Unless you are lucky enough to only have worked at your dream job all your life, chances are you’ve felt the grind and drudgery of working at a job you don’t necessarily enjoy. Going through each day with a similar routine and doing mundane tasks out of outright necessity without having much time for recreational activities or just outside human interaction. Krillbite‘s Mosaic is essentially conveying that same feeling in its art style and story. While also using light puzzle-solving gameplay elements to push some of its narrative as well. As is the case with these types of games, how much one identifies with its journey may directly determine your drive to keep playing it to completion.
Platform: PC, [Reviewed], Nintendo Switch, PlayStation 4, Xbox One, Apple Arcade
Developer: Krillbite Studios
Publisher: Raw Fury
Genre: Point and Click
Release Date: December 5, 2019 (Apple Arcade, PC), January 23, 2020 (Switch, Xbox One, PS4)
Price: $19.99 (USD)
A Nobody In the Big Grey World
The narrative of Mosaic places you in the shoes of a regular guy who basically does the same things every day, as presumptively before players began controlling this human he was just getting up, going to work, and back home again. Taking place during a period of five days, you make small choices like deciding whether or not to tidy his hair or brush his teeth in the bathroom to turning on the television or peeking in the refrigerator. There are also some bigger choices that you make outside the apartment. But the morning routine is where you start seeing some of the small nuances of the story.
Performing these tasks over and over helps drive home that slogging feeling. Each day things such as clothes and mail continue to pile up, as the character doesn’t even bother to change before going to bed or look at the mountain of overdue bills accumulating on the table. Not to mention, the ones hiding in the mailbox too.
Clicking to Distract Your Mind
Before heading out into the opaque and solemn world he inhabits, players can grab his phone as the one solace. Although reading work messages telling you how being late a few more times will leave you unemployed. And looking at the increasingly overdue bank account further reinforces his sad state. At least there’s the clicking game Blip Blop to completely distract you on the journey.
Blip Blop is a simple clicker game that sees you pressing one button over and over to get points. Pressing the button faster helps increase the speed of said blips and blops until it goes crazy and sparks literally start flying. Blip Blop also serves as the only way to get achievements in the game, so playing it also has other advantages.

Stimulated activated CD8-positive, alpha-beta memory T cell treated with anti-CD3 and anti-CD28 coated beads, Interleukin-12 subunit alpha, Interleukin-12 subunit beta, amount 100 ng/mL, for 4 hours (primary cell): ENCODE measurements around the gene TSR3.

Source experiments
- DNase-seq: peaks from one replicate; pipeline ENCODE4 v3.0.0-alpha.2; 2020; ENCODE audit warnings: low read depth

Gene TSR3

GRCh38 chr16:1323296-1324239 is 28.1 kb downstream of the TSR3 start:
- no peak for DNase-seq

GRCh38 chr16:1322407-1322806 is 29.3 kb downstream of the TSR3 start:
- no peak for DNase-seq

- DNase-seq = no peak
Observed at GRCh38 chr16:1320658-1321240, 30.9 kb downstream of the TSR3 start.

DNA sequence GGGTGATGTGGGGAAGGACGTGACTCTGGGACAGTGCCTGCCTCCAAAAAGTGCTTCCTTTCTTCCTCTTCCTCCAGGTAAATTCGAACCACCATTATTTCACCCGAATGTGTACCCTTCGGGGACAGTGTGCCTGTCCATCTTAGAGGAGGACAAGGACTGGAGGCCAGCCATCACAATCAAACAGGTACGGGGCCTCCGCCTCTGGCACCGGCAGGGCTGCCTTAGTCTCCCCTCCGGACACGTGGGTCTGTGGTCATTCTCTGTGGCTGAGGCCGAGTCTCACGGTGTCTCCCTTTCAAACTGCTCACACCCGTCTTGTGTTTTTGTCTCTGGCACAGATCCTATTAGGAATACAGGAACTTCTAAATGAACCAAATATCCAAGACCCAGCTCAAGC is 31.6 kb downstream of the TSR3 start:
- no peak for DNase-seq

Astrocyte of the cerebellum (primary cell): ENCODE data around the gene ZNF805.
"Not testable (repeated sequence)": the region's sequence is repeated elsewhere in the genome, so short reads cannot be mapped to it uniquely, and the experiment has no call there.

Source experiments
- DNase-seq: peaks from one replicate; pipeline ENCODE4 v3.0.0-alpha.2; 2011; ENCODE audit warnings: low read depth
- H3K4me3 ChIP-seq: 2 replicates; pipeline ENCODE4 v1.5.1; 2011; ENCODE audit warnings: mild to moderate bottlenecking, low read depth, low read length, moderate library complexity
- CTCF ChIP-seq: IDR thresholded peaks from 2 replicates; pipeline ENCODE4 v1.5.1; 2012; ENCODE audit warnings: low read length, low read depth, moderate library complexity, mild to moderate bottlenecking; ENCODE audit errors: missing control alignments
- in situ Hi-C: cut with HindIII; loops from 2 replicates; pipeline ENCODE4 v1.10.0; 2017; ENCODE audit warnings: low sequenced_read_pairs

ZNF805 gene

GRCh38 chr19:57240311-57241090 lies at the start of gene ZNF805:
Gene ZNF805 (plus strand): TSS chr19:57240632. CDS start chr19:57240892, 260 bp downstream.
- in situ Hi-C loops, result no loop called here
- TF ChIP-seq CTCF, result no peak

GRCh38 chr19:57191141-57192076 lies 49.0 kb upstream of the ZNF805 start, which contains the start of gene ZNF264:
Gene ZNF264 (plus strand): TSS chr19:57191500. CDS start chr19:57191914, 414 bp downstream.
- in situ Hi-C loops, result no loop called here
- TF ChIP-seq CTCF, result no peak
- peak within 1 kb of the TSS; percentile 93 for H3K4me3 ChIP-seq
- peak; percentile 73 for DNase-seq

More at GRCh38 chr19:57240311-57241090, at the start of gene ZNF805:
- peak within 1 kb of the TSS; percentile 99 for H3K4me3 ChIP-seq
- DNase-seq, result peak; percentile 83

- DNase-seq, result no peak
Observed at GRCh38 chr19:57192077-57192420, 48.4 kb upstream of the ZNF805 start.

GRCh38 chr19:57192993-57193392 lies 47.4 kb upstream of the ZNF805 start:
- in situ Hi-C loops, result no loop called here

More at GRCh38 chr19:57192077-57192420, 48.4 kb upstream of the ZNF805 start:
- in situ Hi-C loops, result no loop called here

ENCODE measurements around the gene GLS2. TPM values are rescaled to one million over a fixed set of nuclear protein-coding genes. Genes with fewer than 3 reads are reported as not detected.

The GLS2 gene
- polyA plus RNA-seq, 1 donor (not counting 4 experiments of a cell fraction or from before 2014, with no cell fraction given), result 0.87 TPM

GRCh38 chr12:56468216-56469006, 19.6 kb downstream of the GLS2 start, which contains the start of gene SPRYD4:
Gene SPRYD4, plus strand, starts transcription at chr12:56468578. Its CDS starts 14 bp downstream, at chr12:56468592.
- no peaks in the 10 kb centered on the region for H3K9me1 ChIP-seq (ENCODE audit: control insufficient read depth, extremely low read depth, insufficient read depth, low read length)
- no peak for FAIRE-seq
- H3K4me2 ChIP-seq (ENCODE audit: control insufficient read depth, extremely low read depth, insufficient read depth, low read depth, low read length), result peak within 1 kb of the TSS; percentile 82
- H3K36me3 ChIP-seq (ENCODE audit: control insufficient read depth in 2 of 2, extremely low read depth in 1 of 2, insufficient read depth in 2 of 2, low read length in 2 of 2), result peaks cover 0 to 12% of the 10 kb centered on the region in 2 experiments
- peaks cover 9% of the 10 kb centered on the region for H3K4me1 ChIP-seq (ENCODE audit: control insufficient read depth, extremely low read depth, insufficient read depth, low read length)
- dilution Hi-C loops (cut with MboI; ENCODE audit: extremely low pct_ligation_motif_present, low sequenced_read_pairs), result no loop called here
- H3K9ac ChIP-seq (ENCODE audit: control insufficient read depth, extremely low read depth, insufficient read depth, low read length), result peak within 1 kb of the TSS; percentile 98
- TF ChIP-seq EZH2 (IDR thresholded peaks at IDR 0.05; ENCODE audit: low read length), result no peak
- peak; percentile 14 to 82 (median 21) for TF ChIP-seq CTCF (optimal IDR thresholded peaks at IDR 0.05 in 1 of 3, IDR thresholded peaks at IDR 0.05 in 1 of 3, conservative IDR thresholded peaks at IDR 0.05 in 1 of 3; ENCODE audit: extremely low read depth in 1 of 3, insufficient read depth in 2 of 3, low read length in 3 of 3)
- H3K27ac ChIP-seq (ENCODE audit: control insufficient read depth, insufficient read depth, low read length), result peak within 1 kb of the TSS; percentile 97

Getting Lost is Beautiful and Colorful
Outside the apartment, the world is even bleaker. Full of people just speedingly going to work without even a second thought to the world around them. These moments are perhaps the game at its finest. Much of the scenery is drawn in a dark and drab artistic style. However, the cinematic camera brings out some marvelous vistas that paint a beautiful picture of its gloomy world. Making me want to continually find its hidden corners and branching routes to take pictures of what I found.
Wandering around also leads to discovering colorful distractions. These take the form of butterflies, with one striking scene, in particular, having you control the butterfly only to watch it get crushed, musicians, or simple daydreams. Finding these slowly brings uplifting feelings to the character and are great visuals that serve as small glimpses into what his life could be if he just gets through the darkness. While he also passes advertisements that encourage taking anything that keeps you in the working mode.
As the days pass, more snapshots occur of the actual commute, so the story narrows its focus as it draws closer to its conclusion. Thankfully, its sort of a good thing because the character lumbers around pretty heavily. Although it obviously symbolizes his lethargy and emotional weight, it does make walking around a bit cumbersome. Especially, in the final areas where you may start to feel anxious about finishing the game. I wouldn’t call this a hindrance perse, but more of an annoyance at the wrong time.